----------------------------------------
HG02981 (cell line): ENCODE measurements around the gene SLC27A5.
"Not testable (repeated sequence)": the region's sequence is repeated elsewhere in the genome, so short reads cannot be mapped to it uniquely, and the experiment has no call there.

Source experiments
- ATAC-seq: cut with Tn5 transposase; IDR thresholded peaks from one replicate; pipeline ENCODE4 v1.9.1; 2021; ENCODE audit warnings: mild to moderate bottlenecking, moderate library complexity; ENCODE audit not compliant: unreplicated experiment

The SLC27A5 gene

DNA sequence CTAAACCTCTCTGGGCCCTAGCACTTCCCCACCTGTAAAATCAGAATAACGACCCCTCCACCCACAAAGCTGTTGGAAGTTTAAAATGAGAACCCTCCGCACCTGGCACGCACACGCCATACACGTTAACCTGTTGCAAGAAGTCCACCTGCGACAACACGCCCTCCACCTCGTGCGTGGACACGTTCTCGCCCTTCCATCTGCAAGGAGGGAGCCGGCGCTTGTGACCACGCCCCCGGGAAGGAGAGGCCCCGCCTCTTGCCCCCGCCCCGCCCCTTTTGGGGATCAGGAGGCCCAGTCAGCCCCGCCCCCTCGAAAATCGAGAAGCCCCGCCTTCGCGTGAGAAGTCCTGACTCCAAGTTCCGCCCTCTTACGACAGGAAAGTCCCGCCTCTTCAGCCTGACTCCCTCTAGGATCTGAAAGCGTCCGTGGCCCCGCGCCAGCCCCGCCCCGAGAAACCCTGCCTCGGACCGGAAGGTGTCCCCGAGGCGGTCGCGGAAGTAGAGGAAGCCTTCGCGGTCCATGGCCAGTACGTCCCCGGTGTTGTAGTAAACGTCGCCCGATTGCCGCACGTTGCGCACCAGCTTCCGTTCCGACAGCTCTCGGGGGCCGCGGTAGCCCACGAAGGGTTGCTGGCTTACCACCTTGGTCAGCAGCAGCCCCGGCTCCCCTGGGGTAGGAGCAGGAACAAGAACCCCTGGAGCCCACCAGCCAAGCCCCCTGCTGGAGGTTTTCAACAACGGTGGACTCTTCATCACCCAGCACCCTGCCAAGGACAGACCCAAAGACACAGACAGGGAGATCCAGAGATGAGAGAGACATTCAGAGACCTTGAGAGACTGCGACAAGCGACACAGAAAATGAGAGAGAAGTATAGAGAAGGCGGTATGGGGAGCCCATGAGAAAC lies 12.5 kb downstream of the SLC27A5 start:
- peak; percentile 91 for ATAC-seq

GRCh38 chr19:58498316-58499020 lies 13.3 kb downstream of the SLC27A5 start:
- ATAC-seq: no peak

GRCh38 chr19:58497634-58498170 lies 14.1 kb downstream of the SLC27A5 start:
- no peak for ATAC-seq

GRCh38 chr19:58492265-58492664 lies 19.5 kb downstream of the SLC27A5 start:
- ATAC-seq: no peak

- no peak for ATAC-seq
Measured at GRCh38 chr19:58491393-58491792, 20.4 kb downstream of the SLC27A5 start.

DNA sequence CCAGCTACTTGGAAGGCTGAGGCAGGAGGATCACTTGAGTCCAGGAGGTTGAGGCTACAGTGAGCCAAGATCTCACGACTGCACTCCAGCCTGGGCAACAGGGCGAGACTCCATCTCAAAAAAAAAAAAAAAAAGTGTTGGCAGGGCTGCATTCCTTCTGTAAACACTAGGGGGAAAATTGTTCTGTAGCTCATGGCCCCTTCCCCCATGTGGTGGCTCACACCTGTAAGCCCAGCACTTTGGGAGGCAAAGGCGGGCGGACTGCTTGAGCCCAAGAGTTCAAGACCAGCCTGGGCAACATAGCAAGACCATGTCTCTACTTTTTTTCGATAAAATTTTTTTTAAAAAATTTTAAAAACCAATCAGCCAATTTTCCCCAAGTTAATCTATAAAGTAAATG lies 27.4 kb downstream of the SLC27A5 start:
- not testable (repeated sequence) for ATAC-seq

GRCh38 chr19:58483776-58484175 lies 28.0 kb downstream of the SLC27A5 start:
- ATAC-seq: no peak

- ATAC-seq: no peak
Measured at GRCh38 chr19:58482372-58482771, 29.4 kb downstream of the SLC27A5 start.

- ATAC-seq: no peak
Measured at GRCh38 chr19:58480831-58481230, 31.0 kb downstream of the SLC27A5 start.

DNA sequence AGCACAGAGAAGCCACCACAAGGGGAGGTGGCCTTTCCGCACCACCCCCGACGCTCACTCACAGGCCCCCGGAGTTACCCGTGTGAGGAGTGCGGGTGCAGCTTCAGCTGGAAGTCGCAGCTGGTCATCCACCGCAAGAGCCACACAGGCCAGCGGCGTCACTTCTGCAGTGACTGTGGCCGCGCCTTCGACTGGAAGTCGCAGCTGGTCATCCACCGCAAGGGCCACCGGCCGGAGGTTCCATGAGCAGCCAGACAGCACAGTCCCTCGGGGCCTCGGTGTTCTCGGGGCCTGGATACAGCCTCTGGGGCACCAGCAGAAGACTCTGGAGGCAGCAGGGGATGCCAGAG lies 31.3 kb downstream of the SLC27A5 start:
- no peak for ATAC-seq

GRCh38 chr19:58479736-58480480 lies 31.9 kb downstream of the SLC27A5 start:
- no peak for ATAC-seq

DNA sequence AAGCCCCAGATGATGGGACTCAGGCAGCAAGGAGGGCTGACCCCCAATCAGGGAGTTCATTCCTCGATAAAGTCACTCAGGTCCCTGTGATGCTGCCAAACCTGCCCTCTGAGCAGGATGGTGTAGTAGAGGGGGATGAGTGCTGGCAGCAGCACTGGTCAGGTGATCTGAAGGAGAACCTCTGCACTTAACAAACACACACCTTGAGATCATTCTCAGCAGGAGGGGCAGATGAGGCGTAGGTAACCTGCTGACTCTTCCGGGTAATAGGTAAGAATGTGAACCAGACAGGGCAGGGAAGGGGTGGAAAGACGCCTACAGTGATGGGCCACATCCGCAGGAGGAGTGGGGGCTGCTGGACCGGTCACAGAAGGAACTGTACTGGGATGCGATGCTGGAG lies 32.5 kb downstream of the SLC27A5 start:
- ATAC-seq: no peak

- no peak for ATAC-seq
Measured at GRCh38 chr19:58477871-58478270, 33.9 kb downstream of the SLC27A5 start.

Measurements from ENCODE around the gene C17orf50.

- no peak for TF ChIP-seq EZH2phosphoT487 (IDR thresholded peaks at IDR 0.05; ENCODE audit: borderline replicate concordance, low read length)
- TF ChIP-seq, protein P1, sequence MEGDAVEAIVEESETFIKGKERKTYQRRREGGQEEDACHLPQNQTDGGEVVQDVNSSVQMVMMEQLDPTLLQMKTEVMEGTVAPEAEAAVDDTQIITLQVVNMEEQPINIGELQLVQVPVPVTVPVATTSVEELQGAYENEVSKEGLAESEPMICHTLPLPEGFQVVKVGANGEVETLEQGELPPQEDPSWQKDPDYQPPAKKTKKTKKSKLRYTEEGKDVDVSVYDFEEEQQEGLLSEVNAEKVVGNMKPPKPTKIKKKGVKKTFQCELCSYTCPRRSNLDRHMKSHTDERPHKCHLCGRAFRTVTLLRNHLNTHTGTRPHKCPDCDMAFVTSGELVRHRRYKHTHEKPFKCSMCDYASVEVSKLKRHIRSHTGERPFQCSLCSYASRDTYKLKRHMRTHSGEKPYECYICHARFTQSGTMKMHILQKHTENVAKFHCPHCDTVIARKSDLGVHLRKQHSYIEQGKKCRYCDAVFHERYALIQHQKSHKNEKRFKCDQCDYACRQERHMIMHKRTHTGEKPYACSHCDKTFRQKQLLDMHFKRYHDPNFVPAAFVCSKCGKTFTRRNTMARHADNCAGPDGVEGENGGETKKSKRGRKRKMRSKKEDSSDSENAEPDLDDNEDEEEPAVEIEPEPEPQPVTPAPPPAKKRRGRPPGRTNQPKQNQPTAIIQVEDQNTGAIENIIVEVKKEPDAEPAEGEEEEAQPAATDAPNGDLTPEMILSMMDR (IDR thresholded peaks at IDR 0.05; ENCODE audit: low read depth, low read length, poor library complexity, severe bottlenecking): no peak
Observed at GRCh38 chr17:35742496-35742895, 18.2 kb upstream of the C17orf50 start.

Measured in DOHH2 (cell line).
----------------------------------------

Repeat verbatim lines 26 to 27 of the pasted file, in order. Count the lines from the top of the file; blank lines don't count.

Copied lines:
GRCh38 chr19:58479736-58480480 lies 31.9 kb downstream of the SLC27A5 start:
- no peak for ATAC-seq